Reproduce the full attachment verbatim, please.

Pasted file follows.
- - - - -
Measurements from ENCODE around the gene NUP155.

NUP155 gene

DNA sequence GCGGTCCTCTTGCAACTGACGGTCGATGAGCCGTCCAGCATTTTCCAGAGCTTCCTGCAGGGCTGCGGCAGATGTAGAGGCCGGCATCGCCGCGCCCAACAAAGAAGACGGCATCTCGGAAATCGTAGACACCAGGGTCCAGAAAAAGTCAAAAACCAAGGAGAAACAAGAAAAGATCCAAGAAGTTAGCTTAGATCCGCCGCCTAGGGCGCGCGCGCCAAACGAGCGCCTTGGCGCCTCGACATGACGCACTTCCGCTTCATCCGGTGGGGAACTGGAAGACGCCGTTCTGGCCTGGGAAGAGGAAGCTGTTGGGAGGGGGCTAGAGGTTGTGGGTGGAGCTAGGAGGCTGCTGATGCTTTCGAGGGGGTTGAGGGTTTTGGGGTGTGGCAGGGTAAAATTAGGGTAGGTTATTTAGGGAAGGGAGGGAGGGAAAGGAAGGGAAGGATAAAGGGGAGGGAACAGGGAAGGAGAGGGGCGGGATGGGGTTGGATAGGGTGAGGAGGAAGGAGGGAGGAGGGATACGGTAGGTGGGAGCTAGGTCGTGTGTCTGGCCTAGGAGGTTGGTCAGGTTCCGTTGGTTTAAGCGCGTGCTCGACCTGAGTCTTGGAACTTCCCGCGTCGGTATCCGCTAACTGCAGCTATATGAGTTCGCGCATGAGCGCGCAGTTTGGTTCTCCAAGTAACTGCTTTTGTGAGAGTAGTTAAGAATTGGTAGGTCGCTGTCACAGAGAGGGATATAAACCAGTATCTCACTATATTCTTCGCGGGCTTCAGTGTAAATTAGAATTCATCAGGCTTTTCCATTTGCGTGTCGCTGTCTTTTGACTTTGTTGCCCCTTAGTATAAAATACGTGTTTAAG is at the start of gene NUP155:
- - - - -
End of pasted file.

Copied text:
Measurements from ENCODE around the gene NUP155.

NUP155 gene

DNA sequence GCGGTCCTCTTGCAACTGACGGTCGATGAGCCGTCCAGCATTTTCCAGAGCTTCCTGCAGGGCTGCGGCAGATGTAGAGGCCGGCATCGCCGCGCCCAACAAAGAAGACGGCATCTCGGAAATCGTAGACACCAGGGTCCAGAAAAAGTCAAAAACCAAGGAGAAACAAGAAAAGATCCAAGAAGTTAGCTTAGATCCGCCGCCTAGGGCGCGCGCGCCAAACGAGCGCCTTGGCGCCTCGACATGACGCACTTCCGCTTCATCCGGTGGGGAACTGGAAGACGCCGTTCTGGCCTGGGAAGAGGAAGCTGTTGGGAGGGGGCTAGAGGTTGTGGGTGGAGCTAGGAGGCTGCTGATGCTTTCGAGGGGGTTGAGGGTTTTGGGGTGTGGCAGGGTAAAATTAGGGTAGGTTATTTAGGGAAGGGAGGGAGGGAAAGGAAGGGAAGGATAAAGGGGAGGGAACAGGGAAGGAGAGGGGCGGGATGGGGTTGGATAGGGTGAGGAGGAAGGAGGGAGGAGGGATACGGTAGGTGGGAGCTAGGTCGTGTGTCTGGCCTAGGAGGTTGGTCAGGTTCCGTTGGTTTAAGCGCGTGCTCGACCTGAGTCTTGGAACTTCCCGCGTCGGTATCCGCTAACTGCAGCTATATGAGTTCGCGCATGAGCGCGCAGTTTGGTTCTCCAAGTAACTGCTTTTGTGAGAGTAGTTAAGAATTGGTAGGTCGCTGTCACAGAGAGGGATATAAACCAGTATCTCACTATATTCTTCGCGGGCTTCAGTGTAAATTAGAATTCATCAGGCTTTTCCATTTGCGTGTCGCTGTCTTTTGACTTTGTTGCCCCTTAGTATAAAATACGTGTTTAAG is at the start of gene NUP155: